How to Get Shredded the Right Way

It’s suddenly the time of year when it sure would be nice to look like a shirtless Glen Powell. The thing is, getting abs like that can be almost impossible. By that, we mean even getting the outline of abs is difficult, let alone those Powell-esque lats, deep-V and that eight-pack washboard.

You’ll need to get down to at least 12% body fat for abs to start showing. And ideally, you’ll want to maintain muscle mass as you go. “Getting shredded is an approach to losing fat that preserves muscle and enhances definition,” explains Adam Enaz, PT and registered dietician. Diet, strength workouts, cardio and recovery all play a role. As does one crucial factor: time. “Consistency and patience are vital for achieving lasting results,” Enaz warns.

What exactly do we mean by ‘shredding’?

Shredding means drastically reducing your body fat to show off all your glorious muscles. Doing it safely requires a rounded approach without resorting to extreme methods, such as weight loss medications, starvation diets, or excessive sauna use.

“Optimizing your calorie deficit whilst being on a weight training program that focuses on progressive overload is key,” says Enaz.

One thing shredding isn’t is starving yourself. Garthe et al. compared two groups, one on a 19% (~500 calorie) deficit and another on a 30% (~750 calorie) deficit. The 19% group shed more body fat and gained muscle mass, suggesting that a moderate deficit is better.

How can we do it safely?

A decent shred takes a lot of planning. Scott Harrison, celebrity PT and author of Eat Your Way to a Six Pack literally wrote the book on it. His top advice is to:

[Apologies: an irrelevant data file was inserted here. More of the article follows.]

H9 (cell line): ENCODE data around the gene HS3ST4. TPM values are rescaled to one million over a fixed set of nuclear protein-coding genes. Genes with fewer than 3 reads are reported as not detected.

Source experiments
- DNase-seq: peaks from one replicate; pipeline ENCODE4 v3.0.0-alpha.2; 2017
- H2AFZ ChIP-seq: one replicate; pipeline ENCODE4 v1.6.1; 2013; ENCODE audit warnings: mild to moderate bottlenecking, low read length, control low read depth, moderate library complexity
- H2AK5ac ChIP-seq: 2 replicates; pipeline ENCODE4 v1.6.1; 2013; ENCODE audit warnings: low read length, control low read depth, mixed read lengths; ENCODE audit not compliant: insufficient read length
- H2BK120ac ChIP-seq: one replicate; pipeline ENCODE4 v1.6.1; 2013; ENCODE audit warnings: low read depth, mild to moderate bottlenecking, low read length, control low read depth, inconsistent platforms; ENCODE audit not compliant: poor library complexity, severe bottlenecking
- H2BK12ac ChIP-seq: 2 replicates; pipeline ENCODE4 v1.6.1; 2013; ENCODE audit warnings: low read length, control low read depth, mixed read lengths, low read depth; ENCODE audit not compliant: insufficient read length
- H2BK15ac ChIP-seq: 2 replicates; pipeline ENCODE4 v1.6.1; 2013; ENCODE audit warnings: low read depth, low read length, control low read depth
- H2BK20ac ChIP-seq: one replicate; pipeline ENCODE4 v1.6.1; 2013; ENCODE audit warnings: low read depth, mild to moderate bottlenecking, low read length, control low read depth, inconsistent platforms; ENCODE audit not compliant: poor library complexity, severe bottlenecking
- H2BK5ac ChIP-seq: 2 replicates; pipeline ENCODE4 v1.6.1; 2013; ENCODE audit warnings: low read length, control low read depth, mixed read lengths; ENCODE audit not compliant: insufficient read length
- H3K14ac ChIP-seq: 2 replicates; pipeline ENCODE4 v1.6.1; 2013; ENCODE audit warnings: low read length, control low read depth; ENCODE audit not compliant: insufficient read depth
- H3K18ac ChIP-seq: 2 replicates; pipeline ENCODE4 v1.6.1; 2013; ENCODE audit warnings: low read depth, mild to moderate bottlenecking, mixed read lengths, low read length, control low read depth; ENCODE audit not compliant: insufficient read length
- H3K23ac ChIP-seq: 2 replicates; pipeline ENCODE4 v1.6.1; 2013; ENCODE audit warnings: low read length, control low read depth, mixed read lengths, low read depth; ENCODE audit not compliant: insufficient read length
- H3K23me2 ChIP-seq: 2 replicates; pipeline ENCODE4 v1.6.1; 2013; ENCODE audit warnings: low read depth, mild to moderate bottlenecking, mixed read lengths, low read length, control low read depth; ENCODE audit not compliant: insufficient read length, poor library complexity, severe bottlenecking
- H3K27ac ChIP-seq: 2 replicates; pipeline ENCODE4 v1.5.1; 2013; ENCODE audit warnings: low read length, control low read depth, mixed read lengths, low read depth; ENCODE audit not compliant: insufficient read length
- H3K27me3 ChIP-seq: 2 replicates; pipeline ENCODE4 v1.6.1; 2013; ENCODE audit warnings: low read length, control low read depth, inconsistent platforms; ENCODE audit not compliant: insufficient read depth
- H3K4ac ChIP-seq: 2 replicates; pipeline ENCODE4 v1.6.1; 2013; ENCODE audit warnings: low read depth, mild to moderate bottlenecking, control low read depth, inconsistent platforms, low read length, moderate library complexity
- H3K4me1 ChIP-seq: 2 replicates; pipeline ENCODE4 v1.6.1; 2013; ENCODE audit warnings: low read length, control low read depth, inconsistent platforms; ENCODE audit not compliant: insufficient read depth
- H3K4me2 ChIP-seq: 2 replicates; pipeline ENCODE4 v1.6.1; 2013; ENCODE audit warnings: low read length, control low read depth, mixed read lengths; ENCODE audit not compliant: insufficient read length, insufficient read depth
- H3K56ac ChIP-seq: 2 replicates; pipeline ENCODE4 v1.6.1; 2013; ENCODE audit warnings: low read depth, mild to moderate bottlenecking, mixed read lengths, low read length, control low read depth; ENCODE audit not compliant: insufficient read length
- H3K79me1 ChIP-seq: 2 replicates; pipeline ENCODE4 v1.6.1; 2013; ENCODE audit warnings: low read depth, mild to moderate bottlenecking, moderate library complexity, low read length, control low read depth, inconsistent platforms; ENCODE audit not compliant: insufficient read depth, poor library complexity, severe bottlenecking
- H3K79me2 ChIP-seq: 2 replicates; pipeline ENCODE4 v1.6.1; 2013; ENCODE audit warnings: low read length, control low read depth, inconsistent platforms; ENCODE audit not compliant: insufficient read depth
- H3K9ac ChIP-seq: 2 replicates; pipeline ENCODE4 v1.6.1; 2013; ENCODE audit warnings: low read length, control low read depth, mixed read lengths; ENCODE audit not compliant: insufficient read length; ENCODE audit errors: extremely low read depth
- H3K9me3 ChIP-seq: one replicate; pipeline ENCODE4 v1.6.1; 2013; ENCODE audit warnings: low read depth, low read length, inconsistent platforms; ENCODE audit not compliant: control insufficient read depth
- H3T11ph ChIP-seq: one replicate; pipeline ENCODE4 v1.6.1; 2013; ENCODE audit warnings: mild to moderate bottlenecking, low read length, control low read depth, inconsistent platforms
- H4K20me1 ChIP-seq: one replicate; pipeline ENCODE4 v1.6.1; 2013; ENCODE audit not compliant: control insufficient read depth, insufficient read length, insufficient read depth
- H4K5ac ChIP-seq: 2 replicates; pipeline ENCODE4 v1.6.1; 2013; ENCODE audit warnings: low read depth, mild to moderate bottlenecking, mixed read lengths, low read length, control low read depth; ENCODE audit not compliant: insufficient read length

1. Incorporate both strength training and cardiovascular exercise.
  2. Drink plenty of water—four liters a day, for men—to support metabolism and overall health.
  3. Try to get eight hours of sleep each night to promote recovery.
  4. Steer clear of crash diets.
  5. Consume a balanced diet with only a slight calorie deficit, eating regularly throughout the day.

Dietitian Fareeha Jay warns that nutritional deficiencies during weight loss can lead to a weakened immune system and increased susceptibility to infections, which means professional guidance is essential.

How long does it take to see results?

Again, we’re all different, with factors like starting body composition, diet, exercise routine, and genetics all coming into play. Harrison says “noticeable changes” can appear after four to six weeks, while a “significant transformation” may take up to 75 days.

Jay agrees that four to nine weeks should do it, while pointing out that elite-level bodybuilders typically lose around 12 per cent of their body weight three to ten weeks before a competition, while martial artists or boxers might pursue drastic weight loss inside seven days.

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